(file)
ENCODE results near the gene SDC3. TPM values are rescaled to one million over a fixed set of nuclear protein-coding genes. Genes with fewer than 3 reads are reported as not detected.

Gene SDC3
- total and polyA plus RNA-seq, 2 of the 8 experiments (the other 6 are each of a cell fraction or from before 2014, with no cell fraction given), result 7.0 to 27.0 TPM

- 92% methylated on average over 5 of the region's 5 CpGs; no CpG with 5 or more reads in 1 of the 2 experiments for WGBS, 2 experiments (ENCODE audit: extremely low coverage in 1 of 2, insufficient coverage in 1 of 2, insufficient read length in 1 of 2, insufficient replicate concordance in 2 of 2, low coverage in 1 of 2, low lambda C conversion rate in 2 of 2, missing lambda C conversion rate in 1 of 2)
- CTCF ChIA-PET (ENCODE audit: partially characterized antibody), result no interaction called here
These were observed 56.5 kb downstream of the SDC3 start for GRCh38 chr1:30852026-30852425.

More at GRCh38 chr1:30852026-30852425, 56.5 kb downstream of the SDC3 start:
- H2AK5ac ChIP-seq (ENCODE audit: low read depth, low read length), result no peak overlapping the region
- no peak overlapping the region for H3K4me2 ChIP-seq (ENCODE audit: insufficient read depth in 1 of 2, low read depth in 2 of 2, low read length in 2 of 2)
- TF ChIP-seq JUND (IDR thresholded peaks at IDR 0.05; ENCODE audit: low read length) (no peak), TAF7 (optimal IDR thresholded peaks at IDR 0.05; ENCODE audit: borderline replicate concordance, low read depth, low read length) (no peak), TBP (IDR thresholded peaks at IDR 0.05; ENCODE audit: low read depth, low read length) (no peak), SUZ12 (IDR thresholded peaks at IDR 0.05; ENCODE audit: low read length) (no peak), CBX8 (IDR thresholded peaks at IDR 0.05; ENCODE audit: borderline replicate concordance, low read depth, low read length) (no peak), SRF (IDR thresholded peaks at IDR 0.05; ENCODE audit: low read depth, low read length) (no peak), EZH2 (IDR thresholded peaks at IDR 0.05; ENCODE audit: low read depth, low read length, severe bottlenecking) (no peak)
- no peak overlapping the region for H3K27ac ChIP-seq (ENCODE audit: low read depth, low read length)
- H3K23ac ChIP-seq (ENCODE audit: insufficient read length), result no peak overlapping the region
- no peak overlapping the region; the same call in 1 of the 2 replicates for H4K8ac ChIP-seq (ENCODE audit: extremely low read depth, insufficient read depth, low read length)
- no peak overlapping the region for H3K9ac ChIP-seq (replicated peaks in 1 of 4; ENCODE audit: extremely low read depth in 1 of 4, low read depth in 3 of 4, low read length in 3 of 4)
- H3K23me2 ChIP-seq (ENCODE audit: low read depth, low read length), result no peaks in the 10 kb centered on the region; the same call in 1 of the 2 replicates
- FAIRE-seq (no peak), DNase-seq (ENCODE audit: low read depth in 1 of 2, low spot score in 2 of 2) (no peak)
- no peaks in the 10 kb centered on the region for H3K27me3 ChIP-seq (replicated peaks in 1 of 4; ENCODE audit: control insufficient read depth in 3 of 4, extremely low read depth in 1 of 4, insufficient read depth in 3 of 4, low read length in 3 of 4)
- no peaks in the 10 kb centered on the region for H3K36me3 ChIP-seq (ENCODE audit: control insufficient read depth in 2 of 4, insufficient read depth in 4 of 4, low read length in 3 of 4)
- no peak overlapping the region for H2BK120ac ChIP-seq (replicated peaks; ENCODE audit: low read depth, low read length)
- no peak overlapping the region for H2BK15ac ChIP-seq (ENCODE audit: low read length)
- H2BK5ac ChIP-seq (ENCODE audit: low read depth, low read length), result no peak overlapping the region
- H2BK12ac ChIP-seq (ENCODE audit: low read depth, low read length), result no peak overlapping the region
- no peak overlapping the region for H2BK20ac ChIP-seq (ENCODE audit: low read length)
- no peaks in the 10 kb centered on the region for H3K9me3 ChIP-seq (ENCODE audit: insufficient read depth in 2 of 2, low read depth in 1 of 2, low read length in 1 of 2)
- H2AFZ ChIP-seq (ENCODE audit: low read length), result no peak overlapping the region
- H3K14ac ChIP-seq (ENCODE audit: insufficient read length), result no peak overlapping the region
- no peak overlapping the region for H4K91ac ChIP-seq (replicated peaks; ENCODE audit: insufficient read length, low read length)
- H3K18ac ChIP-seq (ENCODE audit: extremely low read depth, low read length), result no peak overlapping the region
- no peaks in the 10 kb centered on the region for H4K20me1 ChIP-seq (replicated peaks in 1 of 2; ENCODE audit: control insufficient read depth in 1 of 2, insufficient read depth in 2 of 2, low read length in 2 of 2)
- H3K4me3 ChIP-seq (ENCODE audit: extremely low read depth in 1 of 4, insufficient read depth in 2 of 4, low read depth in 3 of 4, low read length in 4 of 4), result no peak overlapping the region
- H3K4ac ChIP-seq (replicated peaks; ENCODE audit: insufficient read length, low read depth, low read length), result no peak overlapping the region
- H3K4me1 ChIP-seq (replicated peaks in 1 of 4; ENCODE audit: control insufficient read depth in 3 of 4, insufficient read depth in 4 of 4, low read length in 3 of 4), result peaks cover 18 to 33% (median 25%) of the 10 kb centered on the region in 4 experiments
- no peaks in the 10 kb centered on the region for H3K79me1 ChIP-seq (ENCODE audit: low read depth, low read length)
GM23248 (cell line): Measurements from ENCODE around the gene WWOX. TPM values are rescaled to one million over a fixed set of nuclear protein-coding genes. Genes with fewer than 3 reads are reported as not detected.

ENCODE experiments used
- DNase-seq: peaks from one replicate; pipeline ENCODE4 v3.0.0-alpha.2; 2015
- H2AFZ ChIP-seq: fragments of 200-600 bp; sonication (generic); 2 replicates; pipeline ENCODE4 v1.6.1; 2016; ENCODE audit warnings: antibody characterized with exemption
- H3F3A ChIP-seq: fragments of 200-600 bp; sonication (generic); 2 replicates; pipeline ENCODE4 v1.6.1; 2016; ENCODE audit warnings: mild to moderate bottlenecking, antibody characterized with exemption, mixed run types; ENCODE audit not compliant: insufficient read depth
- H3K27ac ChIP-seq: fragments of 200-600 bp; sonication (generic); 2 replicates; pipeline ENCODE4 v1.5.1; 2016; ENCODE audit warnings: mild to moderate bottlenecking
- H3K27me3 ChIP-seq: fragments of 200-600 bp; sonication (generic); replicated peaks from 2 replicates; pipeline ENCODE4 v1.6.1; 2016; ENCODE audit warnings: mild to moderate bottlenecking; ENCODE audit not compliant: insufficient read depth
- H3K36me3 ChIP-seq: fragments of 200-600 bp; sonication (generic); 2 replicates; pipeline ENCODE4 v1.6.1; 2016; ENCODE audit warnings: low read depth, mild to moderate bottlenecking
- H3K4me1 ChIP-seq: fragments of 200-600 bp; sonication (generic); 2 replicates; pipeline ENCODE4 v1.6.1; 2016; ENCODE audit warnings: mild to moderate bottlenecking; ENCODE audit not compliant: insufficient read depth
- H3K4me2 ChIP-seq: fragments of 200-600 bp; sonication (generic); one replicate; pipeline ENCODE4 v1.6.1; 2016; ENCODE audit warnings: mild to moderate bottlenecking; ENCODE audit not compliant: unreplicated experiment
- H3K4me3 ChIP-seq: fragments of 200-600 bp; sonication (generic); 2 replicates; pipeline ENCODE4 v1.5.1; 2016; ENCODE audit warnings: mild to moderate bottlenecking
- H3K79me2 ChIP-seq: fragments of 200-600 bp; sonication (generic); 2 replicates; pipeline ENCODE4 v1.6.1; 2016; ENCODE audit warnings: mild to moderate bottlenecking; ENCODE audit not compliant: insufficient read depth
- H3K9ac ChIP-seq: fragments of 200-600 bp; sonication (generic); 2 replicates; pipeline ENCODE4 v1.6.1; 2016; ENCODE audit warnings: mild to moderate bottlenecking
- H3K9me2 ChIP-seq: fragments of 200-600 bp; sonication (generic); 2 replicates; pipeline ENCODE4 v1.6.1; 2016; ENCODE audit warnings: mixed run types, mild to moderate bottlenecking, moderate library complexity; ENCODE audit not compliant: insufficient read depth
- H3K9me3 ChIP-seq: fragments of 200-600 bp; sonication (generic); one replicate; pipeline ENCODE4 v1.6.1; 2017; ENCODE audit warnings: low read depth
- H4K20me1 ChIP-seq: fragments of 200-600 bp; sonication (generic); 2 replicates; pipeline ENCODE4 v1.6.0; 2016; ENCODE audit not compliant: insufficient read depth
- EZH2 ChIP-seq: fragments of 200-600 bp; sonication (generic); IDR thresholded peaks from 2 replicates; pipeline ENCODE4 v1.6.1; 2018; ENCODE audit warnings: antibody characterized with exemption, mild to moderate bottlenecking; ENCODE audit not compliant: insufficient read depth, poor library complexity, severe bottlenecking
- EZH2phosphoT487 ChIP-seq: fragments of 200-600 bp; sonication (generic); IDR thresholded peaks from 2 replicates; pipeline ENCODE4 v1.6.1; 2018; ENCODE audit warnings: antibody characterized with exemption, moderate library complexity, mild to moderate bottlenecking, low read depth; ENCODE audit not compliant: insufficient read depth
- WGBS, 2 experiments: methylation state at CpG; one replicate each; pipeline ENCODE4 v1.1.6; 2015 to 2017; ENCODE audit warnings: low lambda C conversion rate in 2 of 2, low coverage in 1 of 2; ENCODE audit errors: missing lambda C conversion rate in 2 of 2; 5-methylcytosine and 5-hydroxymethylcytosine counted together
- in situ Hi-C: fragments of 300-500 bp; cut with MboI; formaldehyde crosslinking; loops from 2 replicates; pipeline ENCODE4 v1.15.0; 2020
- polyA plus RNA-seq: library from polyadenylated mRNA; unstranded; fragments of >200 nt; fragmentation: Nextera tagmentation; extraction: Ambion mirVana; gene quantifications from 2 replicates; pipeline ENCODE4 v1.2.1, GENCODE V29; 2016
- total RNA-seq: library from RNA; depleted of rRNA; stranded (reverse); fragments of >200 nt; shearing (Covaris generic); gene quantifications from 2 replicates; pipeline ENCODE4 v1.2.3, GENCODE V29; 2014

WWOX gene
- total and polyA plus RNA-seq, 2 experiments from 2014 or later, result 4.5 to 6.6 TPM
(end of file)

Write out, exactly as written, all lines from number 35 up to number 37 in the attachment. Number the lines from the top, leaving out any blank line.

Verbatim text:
ENCODE experiments used
- DNase-seq: peaks from one replicate; pipeline ENCODE4 v3.0.0-alpha.2; 2015
- H2AFZ ChIP-seq: fragments of 200-600 bp; sonication (generic); 2 replicates; pipeline ENCODE4 v1.6.1; 2016; ENCODE audit warnings: antibody characterized with exemption